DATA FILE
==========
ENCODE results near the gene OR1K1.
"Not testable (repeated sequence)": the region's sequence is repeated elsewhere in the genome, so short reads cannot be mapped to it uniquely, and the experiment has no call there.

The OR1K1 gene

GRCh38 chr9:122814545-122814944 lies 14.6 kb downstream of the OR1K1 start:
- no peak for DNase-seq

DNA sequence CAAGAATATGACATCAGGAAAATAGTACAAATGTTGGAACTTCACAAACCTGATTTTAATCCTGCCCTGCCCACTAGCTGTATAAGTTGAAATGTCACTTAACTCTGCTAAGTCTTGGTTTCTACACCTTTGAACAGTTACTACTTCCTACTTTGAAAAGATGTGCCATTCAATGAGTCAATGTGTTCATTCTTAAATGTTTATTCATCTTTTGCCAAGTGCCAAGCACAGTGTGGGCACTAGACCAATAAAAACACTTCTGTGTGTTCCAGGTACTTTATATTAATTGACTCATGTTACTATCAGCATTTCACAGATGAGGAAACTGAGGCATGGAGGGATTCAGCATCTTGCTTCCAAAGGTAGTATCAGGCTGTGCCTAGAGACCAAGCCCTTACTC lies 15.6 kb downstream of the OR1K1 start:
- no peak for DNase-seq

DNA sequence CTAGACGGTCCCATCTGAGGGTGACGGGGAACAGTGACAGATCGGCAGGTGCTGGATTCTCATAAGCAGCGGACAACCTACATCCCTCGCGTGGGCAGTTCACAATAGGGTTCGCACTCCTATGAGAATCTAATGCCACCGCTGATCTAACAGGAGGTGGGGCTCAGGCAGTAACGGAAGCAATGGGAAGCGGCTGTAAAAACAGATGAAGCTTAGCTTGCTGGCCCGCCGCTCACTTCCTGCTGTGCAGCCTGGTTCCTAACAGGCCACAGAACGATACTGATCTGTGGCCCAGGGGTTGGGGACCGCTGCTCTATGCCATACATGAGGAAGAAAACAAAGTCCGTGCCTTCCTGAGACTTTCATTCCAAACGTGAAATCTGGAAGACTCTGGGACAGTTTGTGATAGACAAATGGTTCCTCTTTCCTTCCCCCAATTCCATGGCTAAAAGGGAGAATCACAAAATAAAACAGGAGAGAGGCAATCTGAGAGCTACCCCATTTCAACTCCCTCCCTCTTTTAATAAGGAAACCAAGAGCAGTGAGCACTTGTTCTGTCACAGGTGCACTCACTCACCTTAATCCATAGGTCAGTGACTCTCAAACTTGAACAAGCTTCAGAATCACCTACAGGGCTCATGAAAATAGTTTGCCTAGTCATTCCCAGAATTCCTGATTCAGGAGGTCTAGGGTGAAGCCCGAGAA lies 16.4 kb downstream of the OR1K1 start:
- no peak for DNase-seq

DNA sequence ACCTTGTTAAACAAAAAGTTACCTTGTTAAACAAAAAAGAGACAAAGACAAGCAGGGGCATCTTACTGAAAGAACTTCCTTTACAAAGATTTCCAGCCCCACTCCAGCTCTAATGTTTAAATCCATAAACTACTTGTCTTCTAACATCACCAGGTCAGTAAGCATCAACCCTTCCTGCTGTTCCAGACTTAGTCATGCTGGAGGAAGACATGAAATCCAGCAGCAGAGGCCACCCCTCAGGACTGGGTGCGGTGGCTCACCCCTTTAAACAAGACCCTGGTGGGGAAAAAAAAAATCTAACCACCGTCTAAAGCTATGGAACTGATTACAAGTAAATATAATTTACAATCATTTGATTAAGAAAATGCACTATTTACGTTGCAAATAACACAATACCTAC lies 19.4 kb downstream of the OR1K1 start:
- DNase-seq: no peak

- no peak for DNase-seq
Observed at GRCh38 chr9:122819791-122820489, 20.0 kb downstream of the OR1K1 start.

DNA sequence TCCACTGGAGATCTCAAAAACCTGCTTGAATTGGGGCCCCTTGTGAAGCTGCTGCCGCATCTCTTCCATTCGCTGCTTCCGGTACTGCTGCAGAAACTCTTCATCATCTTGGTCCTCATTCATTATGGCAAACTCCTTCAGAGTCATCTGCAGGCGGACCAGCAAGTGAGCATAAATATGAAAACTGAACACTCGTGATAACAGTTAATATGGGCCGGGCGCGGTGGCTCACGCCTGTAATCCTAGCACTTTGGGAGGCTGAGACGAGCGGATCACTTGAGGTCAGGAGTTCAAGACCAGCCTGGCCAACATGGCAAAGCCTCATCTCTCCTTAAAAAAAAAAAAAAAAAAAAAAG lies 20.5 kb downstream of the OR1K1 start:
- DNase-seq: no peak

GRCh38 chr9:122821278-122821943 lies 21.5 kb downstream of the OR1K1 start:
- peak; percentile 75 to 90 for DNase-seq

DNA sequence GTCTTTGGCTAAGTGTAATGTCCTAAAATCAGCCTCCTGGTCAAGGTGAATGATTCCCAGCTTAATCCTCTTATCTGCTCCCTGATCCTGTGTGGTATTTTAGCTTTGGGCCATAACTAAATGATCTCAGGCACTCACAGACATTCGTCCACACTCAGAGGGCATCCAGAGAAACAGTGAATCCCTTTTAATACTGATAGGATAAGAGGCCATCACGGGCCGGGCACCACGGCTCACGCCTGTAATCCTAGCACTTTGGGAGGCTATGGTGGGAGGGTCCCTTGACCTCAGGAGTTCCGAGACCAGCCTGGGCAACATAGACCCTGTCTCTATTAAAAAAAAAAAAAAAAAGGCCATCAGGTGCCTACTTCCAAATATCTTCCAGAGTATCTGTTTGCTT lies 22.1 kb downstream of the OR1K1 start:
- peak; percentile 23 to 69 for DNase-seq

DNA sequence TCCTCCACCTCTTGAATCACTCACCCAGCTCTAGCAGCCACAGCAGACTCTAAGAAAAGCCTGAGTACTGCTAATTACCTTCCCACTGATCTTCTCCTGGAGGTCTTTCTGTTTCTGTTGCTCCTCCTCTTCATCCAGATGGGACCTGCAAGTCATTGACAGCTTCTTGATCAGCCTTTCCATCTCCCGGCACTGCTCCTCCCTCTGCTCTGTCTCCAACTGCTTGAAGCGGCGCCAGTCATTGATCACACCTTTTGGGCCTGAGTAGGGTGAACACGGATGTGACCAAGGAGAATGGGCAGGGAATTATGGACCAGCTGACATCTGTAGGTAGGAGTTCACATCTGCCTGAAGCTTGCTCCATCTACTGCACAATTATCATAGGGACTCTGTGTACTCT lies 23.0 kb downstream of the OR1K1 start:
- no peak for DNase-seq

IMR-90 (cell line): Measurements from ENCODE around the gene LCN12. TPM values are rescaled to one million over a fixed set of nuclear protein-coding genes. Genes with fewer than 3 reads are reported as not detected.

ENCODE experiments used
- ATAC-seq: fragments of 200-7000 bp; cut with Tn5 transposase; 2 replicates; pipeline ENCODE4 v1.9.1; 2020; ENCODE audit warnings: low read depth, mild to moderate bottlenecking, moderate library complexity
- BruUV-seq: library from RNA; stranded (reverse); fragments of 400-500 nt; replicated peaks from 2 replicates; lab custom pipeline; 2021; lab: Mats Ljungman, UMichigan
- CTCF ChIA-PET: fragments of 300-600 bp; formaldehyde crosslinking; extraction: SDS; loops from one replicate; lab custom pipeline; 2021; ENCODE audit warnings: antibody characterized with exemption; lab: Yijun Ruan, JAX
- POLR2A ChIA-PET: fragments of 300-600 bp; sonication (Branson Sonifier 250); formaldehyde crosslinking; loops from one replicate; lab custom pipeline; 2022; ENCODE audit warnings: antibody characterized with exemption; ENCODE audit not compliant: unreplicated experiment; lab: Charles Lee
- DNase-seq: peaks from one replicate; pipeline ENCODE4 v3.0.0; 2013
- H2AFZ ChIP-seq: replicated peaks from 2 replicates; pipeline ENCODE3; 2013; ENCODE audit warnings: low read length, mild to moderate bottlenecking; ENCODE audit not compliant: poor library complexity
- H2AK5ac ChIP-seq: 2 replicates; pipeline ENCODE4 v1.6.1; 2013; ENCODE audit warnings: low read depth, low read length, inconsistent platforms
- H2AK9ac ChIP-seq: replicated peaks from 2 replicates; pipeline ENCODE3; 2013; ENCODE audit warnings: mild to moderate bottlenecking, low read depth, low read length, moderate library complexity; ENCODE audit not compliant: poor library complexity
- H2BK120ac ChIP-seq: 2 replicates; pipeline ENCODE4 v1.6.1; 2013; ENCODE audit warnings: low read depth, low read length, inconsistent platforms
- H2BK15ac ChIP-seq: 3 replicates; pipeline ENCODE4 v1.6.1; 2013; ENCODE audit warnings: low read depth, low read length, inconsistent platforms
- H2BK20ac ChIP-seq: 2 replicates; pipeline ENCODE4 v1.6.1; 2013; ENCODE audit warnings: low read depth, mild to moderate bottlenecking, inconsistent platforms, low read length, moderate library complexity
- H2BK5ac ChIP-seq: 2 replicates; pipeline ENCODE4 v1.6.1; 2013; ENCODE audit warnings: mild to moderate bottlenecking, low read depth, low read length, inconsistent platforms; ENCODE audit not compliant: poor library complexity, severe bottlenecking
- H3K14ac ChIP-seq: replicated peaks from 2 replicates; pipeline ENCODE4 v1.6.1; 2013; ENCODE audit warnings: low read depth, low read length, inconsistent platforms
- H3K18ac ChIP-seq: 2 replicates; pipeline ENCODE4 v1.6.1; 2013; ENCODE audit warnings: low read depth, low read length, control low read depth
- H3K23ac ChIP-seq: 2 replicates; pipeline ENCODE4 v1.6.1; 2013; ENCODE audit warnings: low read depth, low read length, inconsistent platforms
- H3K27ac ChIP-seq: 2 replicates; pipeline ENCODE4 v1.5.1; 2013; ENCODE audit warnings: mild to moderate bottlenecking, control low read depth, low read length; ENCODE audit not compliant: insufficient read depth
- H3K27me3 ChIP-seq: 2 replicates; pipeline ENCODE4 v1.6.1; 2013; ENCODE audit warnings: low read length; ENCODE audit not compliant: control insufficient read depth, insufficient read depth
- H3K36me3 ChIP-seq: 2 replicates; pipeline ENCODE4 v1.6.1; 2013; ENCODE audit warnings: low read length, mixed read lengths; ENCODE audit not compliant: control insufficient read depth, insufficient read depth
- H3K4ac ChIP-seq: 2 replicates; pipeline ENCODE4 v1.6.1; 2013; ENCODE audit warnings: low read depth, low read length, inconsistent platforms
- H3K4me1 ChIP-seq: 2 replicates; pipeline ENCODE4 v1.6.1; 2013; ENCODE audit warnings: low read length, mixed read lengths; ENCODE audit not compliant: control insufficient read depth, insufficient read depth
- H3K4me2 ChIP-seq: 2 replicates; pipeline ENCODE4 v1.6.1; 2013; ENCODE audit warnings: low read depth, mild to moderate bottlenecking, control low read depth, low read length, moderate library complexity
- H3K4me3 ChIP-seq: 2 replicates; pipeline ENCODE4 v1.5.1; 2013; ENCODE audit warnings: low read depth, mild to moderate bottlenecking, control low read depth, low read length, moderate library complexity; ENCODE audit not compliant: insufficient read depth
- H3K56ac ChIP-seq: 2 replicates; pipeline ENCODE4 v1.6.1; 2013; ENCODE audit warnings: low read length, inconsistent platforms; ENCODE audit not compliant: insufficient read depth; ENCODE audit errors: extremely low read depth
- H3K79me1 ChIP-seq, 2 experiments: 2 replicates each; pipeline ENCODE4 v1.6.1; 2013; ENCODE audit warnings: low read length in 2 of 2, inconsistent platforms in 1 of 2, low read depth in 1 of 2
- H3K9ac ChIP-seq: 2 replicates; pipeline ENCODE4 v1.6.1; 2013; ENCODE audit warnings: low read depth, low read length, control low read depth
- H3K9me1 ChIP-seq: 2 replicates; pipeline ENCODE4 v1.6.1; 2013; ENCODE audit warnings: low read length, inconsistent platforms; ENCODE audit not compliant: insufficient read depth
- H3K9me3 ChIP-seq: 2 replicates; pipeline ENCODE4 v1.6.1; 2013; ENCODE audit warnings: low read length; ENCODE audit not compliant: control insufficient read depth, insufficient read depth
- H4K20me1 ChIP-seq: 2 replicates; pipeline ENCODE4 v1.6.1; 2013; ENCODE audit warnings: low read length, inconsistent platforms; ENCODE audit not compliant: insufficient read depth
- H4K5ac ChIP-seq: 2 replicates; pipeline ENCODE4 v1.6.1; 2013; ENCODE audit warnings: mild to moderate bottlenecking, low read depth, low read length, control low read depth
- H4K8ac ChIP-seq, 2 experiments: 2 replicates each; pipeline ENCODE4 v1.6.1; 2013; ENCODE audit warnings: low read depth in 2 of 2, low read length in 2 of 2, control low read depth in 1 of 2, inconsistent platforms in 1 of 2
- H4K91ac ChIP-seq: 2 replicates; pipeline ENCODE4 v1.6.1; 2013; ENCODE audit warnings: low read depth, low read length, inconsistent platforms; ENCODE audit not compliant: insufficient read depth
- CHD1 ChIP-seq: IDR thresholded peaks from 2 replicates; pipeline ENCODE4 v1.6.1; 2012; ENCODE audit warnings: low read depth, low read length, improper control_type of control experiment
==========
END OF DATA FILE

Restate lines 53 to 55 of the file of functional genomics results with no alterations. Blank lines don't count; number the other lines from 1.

- H4K8ac ChIP-seq, 2 experiments: 2 replicates each; pipeline ENCODE4 v1.6.1; 2013; ENCODE audit warnings: low read depth in 2 of 2, low read length in 2 of 2, control low read depth in 1 of 2, inconsistent platforms in 1 of 2
- H4K91ac ChIP-seq: 2 replicates; pipeline ENCODE4 v1.6.1; 2013; ENCODE audit warnings: low read depth, low read length, inconsistent platforms; ENCODE audit not compliant: insufficient read depth
- CHD1 ChIP-seq: IDR thresholded peaks from 2 replicates; pipeline ENCODE4 v1.6.1; 2012; ENCODE audit warnings: low read depth, low read length, improper control_type of control experiment